In search of minerality
Author: Guest Blogger
Olivier Humbrecht MW, of Domaine Zind Humbrecht in Alsace, converted to biodynamic farming in 1997 after carrying out experiments with the soils in his vineyard. In this interview he talks about how his quest for minerality in wine has lead him down the path to biodynamics.
Wine Matters: What is minerality in wine?
Olivier Humbrecht MW: I often use the word ‘minerality’ to describe a wine that shows a strong sense of place and soil character on the nose. Unfortunately I am partly wrong, because minerals have no odours.
In wines, the mineral nose can often be associated with certain wine making techniques (long lees contact, more reductive vinification, sometimes sulphurs or sulfites) or the absence of some strong varietal characteristics (for example, a Riesling nose will always appear more mineral than a Gewürztraminer because it is less aromatic…).
On the palate, this is another story. Minerals in their globality have a taste and will without doubt influence the palate, length and structure of a wine. Their presence will first alter the pH or expression of the acidity on the palate and change the compositions of many molecules in a wine. More importantly, they will leave a saline savour, enhancing the touch of the wine on our taste buds and transforming its length and character. This ‘minerality’ will also make salivate and will increase the desire to take another sip. As a wine grower, it is this expression of minerality that I am looking for in wines. It makes a wine unique in its character and is a formidable sign of quality, because only great viticulture and careful winemaking can bring this taste in the bottle.
WM: Where do minerals come from?
OH: The soil! But only if the soil is capable of producing them and storing them, and if the roots are capable of finding them. Minerals are directly linked to the composition of the soil and the mother rock. Different types of soils/mother rock combinations will produce different kinds of minerals in different quantities. Some soils have a specific composition that will allow them to produce interesting minerals. It is possible, just on this criteria, to classify them on a quality scale… Some might be too poor from a mineral point of view to be considered interesting for viticulture and would not be granted Grand Cru status. A soil which is lying on top of an interesting rock base and contains a rich organic-mineral structure, enhanced by numerous and active micro-organisms, has the potential to produce, store and keep for the plants use many interesting minerals.
A soil is, in fact, a fragile mechanism. Most human intervention will disrupt a complicated process. First, if a soil doesn’t contain enough organic matter, there will be no humus there to stabilize the fragile clay and minerals. Organic matter can be brought to a soil (composts), but if there aren’t enough micro-organisms, this organic matter (compost, but also dead roots or dead animal organisms) will eventually go through the process of anaerobic fermentation, which will produce CO2, an acid gas, that will in turn invert the soil.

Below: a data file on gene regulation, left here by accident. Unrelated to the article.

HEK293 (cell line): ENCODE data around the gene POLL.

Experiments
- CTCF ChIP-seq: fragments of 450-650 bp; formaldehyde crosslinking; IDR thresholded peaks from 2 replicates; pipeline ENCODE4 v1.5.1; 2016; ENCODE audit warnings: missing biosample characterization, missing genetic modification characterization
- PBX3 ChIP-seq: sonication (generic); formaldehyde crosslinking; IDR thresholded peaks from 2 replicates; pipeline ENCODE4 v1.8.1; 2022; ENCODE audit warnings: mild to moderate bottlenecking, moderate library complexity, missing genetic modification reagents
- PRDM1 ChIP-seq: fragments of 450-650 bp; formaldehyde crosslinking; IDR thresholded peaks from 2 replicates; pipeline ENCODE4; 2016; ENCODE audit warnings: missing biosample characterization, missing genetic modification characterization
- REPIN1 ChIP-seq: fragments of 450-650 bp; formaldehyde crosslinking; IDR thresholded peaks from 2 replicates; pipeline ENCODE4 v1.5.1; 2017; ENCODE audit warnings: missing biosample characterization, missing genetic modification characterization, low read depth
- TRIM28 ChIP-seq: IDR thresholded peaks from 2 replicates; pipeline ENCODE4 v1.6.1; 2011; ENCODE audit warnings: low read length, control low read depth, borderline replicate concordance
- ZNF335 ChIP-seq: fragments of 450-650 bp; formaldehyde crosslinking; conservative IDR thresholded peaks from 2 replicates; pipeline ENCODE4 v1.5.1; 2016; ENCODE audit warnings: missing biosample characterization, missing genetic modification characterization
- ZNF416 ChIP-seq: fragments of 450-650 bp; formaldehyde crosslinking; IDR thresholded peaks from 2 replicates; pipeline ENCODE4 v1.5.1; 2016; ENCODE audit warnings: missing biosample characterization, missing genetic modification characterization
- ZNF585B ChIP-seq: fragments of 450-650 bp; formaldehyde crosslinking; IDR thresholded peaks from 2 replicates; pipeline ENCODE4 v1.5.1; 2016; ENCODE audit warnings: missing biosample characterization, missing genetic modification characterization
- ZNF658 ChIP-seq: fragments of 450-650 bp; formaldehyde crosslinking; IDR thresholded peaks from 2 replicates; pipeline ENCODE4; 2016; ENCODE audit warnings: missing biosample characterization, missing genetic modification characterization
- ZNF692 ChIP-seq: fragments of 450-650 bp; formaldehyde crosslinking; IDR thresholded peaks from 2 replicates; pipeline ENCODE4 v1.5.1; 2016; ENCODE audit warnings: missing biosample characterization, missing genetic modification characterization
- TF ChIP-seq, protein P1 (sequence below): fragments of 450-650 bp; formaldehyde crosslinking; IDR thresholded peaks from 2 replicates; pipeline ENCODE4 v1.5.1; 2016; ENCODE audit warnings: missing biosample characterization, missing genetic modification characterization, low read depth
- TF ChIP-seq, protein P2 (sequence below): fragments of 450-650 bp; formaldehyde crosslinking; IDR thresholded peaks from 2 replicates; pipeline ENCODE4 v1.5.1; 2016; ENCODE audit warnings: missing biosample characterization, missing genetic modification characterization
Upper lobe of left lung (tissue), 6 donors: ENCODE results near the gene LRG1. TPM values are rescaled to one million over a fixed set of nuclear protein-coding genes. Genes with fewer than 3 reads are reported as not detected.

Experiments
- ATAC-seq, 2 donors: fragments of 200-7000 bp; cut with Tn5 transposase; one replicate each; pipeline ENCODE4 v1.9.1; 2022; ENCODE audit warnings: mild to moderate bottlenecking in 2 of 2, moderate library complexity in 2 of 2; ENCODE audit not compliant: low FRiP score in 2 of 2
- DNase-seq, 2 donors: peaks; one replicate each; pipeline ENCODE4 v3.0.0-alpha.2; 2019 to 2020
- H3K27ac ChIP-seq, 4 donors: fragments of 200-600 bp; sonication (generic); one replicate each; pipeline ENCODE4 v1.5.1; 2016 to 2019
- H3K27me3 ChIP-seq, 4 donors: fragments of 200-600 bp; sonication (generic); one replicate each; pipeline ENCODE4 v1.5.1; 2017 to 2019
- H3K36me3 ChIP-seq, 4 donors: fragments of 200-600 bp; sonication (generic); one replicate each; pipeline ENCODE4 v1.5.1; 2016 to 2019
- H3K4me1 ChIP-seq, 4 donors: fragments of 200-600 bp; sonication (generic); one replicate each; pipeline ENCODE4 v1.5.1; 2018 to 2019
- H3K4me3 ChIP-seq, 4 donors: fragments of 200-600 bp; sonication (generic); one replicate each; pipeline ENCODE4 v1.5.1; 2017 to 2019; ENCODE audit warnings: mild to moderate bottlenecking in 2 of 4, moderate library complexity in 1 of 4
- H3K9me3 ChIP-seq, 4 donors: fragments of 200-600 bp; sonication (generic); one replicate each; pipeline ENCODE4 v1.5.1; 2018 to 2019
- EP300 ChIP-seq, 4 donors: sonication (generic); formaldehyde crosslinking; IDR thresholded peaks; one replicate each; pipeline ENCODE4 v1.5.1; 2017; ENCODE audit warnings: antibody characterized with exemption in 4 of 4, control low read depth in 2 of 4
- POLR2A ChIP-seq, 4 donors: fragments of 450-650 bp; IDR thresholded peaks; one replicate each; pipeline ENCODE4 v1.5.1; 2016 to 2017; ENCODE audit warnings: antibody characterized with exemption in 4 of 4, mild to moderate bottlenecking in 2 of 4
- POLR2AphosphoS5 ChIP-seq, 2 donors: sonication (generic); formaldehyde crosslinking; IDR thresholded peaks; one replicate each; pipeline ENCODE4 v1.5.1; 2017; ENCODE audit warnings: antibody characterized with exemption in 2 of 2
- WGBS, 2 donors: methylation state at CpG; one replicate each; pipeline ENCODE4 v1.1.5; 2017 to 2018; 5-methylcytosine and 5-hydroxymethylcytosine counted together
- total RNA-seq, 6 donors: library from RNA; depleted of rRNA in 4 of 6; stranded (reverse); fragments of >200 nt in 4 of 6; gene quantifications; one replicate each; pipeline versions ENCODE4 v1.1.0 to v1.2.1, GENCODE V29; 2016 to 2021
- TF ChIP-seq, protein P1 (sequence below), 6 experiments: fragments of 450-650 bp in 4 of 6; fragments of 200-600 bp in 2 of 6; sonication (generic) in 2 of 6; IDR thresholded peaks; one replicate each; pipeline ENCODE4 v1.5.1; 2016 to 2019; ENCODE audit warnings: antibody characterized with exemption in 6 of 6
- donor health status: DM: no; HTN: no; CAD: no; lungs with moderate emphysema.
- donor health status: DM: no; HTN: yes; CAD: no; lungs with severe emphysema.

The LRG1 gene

So, if there is no life in soils, there are less and less minerals, and more importantly, soils cannot produce them anymore and the vines will not be able to adsorb them.
WM: What kills life in soils?
OH: Easy: herbicides, chemicals, abusive soil compaction (heavy repetitive machine use, heavy mechanical harvesters), lack of corrective ploughings, no growing plants in the soils (young growing roots help to aerate a soil), because compaction has an asphyxiating effect and when there is no more O2 in a soil, life disappears. Just look what happens when someone always walk on the same track in a garden: it creates a path with no growth. Because when there is no life, plants cannot feed themselves and eventually die.
WM: What brings life into a soil?
OH: Easy: the use of high quality compost, no chemicals or herbicides, allow oxygen to penetrate into the soil by ploughing it in winter, allowing plants to grow between soil tilling and using lighter, less damaging machines, and also helping the soil to digest all the fresh organic matter it gets every year by using some specific preparations made from cow dung and plants. You must show the vine the direction it has to concentrate its energies… In fact, I realize I just gave some of the basics for bio-dynamic cultivation…
If life helps to keep a soil fertile and helps the vines to find the necessary minerals, and if bio-dynamie enforces life in soils, the result can only be better. It isn’t easy to grow vines in general. This plant doesn’t naturally have the desire to produce fruits (therefore needs to be pruned severely every winter), so it is even more difficult to force a crop, and sometimes a large one, without the drawback of excessive vigour. biodynamic cultivation helps the soil to regain fertility and life without becoming over vigorous. It is a method meant for quality production, not volume. Simple soil analysis (Biodyvin experiments) have showed that bio-dynamic soils would contain ten time more micro-organisms (measured in weight) than normal organic soils. The difference is even greater with conventional viticulture. It is only a small guess to imagine that there is also a direct influence on the minerality of a wine.
Minerality is the ultimate interesting measurement in a wine. It cannot be faked and it is the direct influence of a place on the style of a wine. The taste of minerals is something delicate, that can be hidden or altered with various winemaking techniques, but respectful wine making will always allow the soil to influence a wine. Minerality is what makes the difference between a technological product and the result of a skilful art and a unique product: a wine from a great origin.